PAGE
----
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The Wild Truth: A Memoir

3.75  ·  Rating details ·  8,825 ratings  ·  1,179 reviews
The spellbinding story of Chris McCandless, who gave away his savings, hitchhiked to Alaska, walked into the wilderness alone, and starved to death in 1992, fascinated not just New York Times bestselling author Jon Krakauer, but also the rest of the nation. Krakauer's book, Into the Wild, became an international bestseller, translated into thirty-one languages, and Sean Pe ...more
Hardcover, 278 pages
Published November 11th 2014 by HarperOne (first published January 1st 2014)
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HarperOne (an imprint of HarperCollins) It took her over 20 years to get to a place where she was comfortable sharing this story publicly. Writing it took about another year or so to get dow…moreIt took her over 20 years to get to a place where she was comfortable sharing this story publicly. Writing it took about another year or so to get down on paper. (less)

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Average rating 3.75  · 
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 ·  8,825 ratings  ·  1,179 reviews

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Dec 19, 2014 rated it liked it
Reading this book was like pulling over on the Interstate to gawk at a 20-car pileup. You know you shouldn't be staring at the mess, but you can't look away.

Carine McCandless is the younger sister of Chris McCandless, who became famous after his story was published in Jon Krakauer's book Into the Wild (which was also made into a movie, directed by Sean Penn). This summary is from Krakauer's Author's Note:

"In April 1992, a young man from a well-to-do East Coast family hitchhiked to Alaska and wal
Courtney La cava
Dec 09, 2014 rated it it was amazing
I feel that most of the people who have panned this book do so because they don't like that Chris and Carine had such a problem with their parents. As if it's okay or at least normal for parents to act this way, or that Carine should have 'sucked it up' or 'stopped whining'. I wonder how many of them had abusive parents. As a survivor of things similar, and at times worse, than Carine and Chris, I felt like this book truly spoke to me. I always admired Chris after reading Into the Wild and seein ...more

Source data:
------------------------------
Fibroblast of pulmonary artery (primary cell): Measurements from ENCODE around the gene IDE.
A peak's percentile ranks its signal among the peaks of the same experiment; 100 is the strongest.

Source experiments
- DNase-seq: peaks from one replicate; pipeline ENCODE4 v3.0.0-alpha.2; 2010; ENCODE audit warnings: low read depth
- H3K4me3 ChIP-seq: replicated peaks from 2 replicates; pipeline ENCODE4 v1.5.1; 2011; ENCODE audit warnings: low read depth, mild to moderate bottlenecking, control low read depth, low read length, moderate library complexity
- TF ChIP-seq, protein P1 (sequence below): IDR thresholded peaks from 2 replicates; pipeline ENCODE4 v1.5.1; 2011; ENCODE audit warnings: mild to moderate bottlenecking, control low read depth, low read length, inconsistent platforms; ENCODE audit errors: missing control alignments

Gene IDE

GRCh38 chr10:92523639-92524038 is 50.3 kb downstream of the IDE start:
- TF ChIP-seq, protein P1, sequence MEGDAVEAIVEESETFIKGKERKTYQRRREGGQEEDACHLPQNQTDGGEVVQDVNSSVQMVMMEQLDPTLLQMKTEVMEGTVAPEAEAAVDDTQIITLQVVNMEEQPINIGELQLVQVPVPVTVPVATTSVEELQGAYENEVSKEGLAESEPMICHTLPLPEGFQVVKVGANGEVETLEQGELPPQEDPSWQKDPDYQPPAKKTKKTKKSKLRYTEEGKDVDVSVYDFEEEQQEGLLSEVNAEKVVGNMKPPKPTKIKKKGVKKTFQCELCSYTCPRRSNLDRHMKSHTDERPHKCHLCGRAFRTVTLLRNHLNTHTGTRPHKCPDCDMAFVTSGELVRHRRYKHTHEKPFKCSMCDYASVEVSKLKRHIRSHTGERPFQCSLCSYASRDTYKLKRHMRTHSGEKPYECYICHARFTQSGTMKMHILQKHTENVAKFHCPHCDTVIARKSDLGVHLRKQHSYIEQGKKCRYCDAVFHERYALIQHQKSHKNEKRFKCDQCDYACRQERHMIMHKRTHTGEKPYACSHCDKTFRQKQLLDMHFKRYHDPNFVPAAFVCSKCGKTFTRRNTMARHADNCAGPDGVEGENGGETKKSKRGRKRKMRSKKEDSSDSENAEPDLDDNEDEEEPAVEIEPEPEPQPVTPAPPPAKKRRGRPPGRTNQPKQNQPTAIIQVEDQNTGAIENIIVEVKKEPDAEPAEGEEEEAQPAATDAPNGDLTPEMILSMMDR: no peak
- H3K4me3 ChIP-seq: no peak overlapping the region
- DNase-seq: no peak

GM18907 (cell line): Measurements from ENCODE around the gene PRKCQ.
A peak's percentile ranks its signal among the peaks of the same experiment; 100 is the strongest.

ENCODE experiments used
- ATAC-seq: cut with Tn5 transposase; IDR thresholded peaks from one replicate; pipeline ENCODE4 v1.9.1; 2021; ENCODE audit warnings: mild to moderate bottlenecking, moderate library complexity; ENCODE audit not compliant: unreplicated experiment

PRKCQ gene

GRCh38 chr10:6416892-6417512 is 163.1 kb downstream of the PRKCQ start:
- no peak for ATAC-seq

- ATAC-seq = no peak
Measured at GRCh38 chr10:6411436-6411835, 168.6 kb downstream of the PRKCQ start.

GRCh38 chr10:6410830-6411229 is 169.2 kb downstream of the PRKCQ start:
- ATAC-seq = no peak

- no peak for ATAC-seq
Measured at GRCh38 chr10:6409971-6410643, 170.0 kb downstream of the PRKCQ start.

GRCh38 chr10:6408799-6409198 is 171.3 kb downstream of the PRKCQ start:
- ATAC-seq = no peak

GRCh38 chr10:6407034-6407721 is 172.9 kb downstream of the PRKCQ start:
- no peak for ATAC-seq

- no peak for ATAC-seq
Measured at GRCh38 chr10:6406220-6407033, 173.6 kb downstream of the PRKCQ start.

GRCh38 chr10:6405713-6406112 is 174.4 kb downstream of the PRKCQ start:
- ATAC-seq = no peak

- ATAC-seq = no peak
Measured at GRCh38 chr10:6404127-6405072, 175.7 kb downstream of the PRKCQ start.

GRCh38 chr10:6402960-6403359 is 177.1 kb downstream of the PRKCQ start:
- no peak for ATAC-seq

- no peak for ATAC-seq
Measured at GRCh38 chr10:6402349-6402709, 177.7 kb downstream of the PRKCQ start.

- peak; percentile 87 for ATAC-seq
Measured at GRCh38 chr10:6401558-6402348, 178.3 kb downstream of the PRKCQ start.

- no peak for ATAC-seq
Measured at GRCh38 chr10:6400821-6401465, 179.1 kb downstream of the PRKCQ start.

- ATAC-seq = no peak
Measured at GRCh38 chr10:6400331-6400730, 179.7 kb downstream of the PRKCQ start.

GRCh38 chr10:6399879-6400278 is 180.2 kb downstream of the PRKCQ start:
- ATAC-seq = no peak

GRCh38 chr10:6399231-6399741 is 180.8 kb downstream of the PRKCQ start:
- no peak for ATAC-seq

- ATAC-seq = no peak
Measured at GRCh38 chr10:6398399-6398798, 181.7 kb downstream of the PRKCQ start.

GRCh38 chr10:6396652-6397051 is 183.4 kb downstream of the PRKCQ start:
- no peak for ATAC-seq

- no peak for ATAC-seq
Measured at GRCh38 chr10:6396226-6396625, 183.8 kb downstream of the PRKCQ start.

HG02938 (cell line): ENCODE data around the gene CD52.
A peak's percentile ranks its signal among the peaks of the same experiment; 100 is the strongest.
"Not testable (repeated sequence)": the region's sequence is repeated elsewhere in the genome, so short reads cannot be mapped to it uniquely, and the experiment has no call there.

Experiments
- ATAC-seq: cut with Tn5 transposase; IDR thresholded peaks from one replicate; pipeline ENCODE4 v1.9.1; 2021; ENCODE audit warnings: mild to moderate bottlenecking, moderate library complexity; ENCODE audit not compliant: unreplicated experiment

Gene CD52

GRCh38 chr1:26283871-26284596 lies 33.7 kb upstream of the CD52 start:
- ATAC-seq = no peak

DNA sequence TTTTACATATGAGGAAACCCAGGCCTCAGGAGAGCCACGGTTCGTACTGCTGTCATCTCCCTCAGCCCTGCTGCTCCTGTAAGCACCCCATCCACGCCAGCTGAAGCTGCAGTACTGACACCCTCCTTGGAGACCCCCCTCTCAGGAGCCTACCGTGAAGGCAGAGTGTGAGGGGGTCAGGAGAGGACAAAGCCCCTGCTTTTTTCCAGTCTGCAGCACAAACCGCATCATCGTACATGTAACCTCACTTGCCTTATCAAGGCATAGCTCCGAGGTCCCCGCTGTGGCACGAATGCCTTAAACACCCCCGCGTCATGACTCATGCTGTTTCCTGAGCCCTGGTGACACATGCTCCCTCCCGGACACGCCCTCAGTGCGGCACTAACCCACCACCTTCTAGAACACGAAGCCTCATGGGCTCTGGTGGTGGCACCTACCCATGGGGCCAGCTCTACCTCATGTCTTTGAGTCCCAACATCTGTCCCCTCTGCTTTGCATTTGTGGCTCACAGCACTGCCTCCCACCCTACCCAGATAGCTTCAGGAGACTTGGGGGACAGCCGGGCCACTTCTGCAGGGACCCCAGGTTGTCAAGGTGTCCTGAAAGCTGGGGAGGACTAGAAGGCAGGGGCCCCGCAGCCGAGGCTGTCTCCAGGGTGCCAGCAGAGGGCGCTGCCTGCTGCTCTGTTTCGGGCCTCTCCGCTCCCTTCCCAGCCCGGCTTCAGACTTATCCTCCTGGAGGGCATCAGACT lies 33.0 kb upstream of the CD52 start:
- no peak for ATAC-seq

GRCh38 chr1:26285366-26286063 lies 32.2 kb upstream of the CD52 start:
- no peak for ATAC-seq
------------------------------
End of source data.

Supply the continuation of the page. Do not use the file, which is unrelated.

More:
Christopher Lane
Nov 16, 2014 rated it did not like it
If you pick up this book to try and fill in the blanks as to why Mr McCandless left his family, and engaged on an ultimately suicidal trek then you won't find much new. CM is largely a cameo role in what is a 400 page teen angst, whining fest about her mean parents. Walt and Billie weren't parents I'd particularly like, but neither were they the psychos the book tries to say. I think the delving into finding porn (adult) on Walts laptop, and his smoking pot is a bit cheap, and just a character a ...more
Kerri Anne
Feb 27, 2016 rated it it was amazing
Some of the reviews I've seen on Goodreads about this book really upset me. Like, REALLY upset me. I get it: A lot of people don't understand memoirs. A lot of people don't get that you can critique the writing, the style, the flow of the narrative. You can critique the title of the book, or the quotes leading into the chapters (I personally found them exceptionally cheesy and even copy-cat in places, except where notes from Chris' found paperbacks were concerned). What you CAN'T critique, howev ...more
Rachel Rothbard
Boring and petty

I was so excited when I first heard about this book. Then I started reading it. The author is about as narcissistic as they come. No wonder Chris left his entire family without staying in contact with any of them. What a bunch of nuts. She says she wrote this book to show the truth about why Chris left. Anyone with half a brain would know from reading the first book it was because he was unhappy in his current life and family. This book is basically the sisters' life memoir and b
Nov 29, 2014 rated it did not like it
Shelves: memoir
Disappointing book. The author claims that she is going to focus on telling the truth of her brother's story, but it's actually just a story of her own life, and it references her brother's occasionally. Yes, I feel bad that she suffered abuse from her parents, but she seems to have not changed or grown or learned from it because she continues to welcome them back into her life time after time. She doesn't even see it. She says she's better than them because she can leave three failed marriages ...more
Eva Smith
Aug 25, 2015 rated it did not like it
Carine McCandless shows up unannounced in front of her former childhood home. The current owner is kind to her uninvited guest and graciously allows McCandless to tour the house. Her kindness is repaid by McCandless writing about the unkempt yard, the nicotine smell in the house that makes her cough, etc. Even the dog is libeled as the writer conveys her suspicion that poor old Charlie must have peed on the carpet.


This beginning sets the tone. Summarizing the content of the rest of book:
Nov 13, 2014 rated it it was amazing
The great part of this book that overshadows any other part of it is that it has to do with Christopher McCandless' story. Which is one of the best stories I think I have ever heard.

The book was also very well written. I was engaged the whole time. I did it on audio and then the second half I sped up the audio and read along with it. Carine reads the story which is a huge plus.

The questionable part of this book is that it is really more about family dynamics. Chris is a mostly minor character i
Dec 04, 2014 rated it it was ok